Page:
This is an opportune moment. The reverberations of the PMF’s defeat will intensify the organization’s internal disarray and makes it highly unlikely that the organization will ever reclaim popular support. Since the PMF first emerged in 2014, U.S. policymakers have formulated policies around the idea that the PMF enjoys substantial grassroots support and social legitimacy. U.S. sanctions or airstrikes, for example, have been dismissed as viable policies or undertaken in limited fashion on the basis that such measures could embolden the PMF locally and swell its ranks. But such reasoning is no longer plausible.
The U.S. and its European allies must reconsider how they develop strategic relations with Iraq’s political actors. Beyond the PMF, there are others who fan the flames of ethnic and sectarian tensions. The National State Forces Alliance led by Haidar al-Abadi of the Islamic Dawa Party and Ammar al-Hakim of the Hikma Movement, managed only five seats. Abadi’s political irrelevance notwithstanding, al-Hakim still commands a strong support base and has been a voice of moderation in a toxic environment of demagogues and militants. Abadi, on the other hand, far from attempting to calm tensions, attempted to deflect focus away from his poor performance by celebrating his infamous decision to attack the Peshmerga in the wake of the Kurdish independence referendum in 2017 when he was prime minister, which, ironically, was undertaken to improve his prospects of winning the 2018 elections. He came third.
It is here that Washington can put the pieces of a strategy together, focused in equal measure on the protest movement, moderate actors, and Western interests in Iraq. The U.S. should underpin its Iraq policy with the fact that its allies now command a significant chunk of the political landscape, with the Kurdistan Democratic Party securing 32 seats and the Patriotic Union of Kurdistan winning 17 seats (for a combined total of 49 seats). The Taqadum party led by parliament speaker Mohammed al-Halbousi won 37 seats. A coalition of moderates — comprised of Kurdistan, Halbousi, al-Hakim and a selection of independents whose interests and values are aligned with those of the West — is the best hope of transforming the PMF’s decline into an opportunity.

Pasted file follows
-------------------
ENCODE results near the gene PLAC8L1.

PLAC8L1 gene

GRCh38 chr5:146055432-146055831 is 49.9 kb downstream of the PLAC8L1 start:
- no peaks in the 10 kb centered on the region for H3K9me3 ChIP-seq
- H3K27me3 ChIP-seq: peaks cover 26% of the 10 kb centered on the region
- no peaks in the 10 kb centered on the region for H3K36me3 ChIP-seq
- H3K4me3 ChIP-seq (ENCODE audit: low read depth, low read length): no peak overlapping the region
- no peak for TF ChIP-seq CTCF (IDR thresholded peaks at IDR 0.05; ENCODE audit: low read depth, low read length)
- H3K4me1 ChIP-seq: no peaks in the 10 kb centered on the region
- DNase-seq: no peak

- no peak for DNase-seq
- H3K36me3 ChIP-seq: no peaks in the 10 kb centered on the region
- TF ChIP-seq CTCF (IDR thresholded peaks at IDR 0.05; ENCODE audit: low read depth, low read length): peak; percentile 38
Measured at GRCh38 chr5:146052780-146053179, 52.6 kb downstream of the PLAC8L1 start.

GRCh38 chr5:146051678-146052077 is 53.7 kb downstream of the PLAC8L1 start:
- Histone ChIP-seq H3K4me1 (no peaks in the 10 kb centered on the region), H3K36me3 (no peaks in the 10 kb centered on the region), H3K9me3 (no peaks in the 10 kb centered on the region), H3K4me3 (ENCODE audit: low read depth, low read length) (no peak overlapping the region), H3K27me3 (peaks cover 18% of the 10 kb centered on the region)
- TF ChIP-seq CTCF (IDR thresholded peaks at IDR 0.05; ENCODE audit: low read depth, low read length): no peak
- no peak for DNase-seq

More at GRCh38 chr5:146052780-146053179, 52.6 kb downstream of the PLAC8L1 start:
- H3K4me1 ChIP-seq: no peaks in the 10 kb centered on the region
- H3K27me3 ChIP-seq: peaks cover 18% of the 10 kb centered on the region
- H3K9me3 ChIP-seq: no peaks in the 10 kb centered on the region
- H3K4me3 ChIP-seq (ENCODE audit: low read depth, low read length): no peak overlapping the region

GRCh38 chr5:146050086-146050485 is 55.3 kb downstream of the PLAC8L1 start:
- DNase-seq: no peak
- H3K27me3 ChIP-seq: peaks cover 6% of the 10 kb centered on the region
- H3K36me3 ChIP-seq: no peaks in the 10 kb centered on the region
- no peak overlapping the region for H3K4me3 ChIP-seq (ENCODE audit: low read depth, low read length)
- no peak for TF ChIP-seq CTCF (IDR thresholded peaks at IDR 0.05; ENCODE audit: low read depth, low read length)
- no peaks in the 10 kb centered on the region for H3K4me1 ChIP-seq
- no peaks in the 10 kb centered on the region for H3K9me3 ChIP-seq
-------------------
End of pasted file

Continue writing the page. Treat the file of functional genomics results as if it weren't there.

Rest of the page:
The U.S. must work out what it wants. The political elimination of the PMF is not possible, but containing it is, and there will be no better moment for Biden to signal steadfast U.S. commitment and support by convening the coalition of Iraqi moderates. Such support could improve the Iraqis’ ability to work with each other, and enhance their negotiating position to contain the PMF’s attempts to re-assert itself. At the least, Secretary of State Antony Blinken should undertake a visit to Iraq at the earliest opportunity. Iraq’s political transition may take many months, but the contours of the post-election environment are shaped early on.
Empowering a robust Western-aligned coalition will ease the West’s job of engaging the Sadrists, a bloodstained movement with a total disregard for basic human rights but that nevertheless represents Iraq’s reality for the foreseeable future. A strong coalition would improve U.S.-aligned Prime Minister Mustafa al-Kadhimi’s prospects of securing another term and imposes political costs on the PMF if it opts to coerce its rivals.
Critically, it could insulate the protesters from violence by providing them with political cover, without which the militias will have carte blanche. It could empower the protesters to make the crucial transition into a viable political force. Iraq’s political system might be impervious to major restructuring, but the protest movement can still engage with some of Iraq’s most established political actors as they navigate dangerous waters.